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Endo-lysosomal sorting of G-protein-coupled receptors by ubiquitin: Diverse pathways for G-protein-coupled receptor destruction and beyond.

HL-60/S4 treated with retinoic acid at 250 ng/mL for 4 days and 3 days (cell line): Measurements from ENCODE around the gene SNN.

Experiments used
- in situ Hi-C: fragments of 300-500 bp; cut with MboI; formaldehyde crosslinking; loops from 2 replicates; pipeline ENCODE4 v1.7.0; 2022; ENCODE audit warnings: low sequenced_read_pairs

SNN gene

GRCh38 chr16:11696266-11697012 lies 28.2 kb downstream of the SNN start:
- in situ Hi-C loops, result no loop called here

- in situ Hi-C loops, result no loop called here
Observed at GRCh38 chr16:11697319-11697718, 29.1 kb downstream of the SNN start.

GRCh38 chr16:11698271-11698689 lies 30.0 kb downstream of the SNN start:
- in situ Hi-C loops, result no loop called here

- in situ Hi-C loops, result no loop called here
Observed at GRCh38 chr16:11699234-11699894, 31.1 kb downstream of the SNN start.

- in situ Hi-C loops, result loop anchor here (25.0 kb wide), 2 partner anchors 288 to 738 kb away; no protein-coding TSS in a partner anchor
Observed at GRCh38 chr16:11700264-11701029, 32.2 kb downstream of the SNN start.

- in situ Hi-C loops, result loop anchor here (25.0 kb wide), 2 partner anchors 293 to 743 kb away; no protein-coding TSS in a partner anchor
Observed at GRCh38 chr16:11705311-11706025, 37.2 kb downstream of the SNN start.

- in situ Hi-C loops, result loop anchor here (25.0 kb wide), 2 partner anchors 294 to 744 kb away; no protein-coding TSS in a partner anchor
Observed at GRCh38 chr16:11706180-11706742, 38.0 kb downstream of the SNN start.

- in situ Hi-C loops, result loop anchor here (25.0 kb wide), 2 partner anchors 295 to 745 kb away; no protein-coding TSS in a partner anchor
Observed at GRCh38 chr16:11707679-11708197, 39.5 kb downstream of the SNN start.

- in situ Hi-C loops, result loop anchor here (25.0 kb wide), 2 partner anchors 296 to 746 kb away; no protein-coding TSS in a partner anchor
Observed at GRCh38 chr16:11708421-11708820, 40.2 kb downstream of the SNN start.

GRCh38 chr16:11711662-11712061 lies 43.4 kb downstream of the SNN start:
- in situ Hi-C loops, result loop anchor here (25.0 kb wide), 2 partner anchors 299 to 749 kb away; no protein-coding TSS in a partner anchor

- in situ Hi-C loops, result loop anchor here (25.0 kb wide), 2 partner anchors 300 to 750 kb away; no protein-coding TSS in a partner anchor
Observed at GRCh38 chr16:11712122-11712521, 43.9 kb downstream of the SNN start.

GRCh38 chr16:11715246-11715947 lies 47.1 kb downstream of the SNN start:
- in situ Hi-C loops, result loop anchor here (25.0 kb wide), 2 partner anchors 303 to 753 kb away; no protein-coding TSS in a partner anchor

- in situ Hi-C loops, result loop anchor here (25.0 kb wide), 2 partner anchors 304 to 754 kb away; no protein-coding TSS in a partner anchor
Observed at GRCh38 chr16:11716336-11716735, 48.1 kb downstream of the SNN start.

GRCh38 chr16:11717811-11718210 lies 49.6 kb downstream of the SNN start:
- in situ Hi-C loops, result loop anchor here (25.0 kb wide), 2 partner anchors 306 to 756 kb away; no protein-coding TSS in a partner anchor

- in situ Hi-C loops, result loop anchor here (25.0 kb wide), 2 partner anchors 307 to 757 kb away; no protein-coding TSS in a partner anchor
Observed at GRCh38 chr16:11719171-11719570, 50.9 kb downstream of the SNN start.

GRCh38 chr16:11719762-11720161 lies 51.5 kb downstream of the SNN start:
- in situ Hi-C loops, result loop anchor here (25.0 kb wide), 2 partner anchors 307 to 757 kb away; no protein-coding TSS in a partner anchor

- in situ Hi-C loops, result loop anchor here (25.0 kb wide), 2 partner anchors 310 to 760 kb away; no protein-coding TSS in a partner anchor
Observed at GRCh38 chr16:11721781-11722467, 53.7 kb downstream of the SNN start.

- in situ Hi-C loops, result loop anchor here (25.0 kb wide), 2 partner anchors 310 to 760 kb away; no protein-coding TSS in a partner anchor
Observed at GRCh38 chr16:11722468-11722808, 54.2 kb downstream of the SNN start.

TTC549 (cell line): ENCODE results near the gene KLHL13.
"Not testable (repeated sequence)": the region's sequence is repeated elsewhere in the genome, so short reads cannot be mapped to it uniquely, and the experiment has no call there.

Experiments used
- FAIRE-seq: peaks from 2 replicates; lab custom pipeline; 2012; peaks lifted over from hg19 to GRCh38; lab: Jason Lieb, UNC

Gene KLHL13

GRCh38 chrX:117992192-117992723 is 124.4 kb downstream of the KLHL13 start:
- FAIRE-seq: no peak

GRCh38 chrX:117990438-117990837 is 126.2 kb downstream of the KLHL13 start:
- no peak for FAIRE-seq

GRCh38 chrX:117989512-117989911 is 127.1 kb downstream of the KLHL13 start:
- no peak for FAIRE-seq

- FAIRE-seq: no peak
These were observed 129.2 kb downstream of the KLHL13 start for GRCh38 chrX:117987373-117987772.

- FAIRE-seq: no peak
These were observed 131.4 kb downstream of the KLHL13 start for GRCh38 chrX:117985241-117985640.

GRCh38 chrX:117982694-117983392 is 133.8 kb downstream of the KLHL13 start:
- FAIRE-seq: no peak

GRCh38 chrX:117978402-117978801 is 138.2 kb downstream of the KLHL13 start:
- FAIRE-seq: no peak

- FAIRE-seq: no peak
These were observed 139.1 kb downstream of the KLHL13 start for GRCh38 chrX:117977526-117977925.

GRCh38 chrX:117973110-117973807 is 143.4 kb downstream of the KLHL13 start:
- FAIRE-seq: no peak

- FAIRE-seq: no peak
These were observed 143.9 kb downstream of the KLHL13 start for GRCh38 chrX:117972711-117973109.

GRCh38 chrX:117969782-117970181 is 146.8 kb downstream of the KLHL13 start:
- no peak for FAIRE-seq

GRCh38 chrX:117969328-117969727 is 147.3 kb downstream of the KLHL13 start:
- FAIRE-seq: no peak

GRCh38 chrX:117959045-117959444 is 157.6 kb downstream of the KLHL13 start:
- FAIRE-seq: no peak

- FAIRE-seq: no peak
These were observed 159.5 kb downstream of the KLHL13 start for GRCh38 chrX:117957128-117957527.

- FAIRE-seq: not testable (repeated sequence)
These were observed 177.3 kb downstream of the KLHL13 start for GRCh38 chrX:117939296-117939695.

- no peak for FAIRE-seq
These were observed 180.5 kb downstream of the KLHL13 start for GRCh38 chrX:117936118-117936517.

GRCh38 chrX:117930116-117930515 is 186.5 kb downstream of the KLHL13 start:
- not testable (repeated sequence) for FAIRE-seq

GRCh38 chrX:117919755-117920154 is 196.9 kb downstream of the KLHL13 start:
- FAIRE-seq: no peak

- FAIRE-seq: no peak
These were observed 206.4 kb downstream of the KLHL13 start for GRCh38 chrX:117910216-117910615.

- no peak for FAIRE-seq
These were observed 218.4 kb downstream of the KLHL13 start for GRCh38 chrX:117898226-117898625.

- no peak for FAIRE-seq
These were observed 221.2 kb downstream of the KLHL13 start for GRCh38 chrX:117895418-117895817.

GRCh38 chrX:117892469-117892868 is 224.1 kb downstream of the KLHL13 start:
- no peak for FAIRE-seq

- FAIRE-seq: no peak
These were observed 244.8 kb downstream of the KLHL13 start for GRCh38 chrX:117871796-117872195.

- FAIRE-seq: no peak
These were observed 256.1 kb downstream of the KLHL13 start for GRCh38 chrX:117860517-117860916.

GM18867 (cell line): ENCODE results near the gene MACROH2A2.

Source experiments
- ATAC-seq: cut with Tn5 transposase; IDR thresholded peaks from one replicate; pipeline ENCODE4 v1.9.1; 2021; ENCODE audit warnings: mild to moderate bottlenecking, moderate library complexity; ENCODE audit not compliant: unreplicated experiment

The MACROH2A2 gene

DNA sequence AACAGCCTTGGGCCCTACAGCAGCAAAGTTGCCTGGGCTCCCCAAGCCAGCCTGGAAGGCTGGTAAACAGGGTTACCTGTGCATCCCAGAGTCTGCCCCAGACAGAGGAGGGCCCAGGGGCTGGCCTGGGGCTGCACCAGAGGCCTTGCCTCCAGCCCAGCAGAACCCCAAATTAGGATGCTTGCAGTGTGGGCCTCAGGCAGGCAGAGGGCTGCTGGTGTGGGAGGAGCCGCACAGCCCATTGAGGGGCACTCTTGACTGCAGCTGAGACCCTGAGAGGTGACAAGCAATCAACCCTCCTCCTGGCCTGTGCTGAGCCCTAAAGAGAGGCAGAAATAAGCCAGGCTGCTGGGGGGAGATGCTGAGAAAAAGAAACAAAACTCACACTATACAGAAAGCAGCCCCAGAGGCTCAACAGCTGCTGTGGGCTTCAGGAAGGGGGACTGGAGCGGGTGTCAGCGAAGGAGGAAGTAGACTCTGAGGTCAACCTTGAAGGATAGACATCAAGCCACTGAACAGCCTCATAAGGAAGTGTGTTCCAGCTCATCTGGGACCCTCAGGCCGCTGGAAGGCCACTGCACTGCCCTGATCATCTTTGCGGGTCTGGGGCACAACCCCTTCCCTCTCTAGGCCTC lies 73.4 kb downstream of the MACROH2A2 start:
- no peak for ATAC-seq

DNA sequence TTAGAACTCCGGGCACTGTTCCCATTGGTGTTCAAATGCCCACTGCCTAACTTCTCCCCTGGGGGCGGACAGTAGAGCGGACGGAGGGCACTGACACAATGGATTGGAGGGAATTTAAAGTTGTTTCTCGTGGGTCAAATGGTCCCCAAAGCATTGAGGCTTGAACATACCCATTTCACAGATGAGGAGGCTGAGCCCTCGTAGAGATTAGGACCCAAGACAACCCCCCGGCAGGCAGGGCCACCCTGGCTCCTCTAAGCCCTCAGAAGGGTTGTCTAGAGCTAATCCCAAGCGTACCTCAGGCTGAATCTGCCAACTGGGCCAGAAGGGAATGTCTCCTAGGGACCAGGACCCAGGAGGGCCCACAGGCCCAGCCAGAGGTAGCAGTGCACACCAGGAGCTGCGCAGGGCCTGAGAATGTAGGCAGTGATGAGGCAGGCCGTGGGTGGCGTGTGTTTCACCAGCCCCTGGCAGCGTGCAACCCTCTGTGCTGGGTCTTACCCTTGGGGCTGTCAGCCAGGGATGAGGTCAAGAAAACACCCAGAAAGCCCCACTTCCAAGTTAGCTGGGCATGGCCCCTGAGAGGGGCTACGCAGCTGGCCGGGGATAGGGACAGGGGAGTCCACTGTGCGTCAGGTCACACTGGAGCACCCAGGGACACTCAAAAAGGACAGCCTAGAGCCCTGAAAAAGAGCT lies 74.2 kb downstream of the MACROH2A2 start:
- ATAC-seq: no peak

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Ubiquitin is covalently attached to substrate proteins in the form of a single ubiquitin moiety or polyubiquitin chains and has been generally linked to protein degradation, however, distinct types of ubiquitin linkages are also used to control other critical cellular processes like cell signaling. Over forty mammalian G protein-coupled receptors (GPCRs) have been reported to be ubiquitinated, but despite the diverse and rich complexity of GPCR signaling, ubiquitin has been largely ascribed to receptor degradation. Indeed, GPCR ubiquitination targets the receptors for degradation by lysosome, which is mediated by the Endosomal Sorting Complexes Required for Transport (ESCRT) machinery, and the proteasome. This has led to the view that ubiquitin and ESCRTs primarily function as the signal to target GPCRs for destruction. Contrary to this conventional view, studies indicate that ubiquitination of certain GPCRs and canonical ubiquitin-binding ESCRTs are not required for receptor degradation and revealed that diverse and complex pathways exist to regulate endo-lysosomal sorting of GPCRs. In other studies, GPCR ubiquitination has been shown to drive signaling and not receptor degradation and further revealed novel insight into the mechanisms by which GPCRs trigger the activity of the ubiquitination machinery. Here, we discuss the diverse pathways by which ubiquitin controls GPCR endo-lysosomal sorting and beyond.

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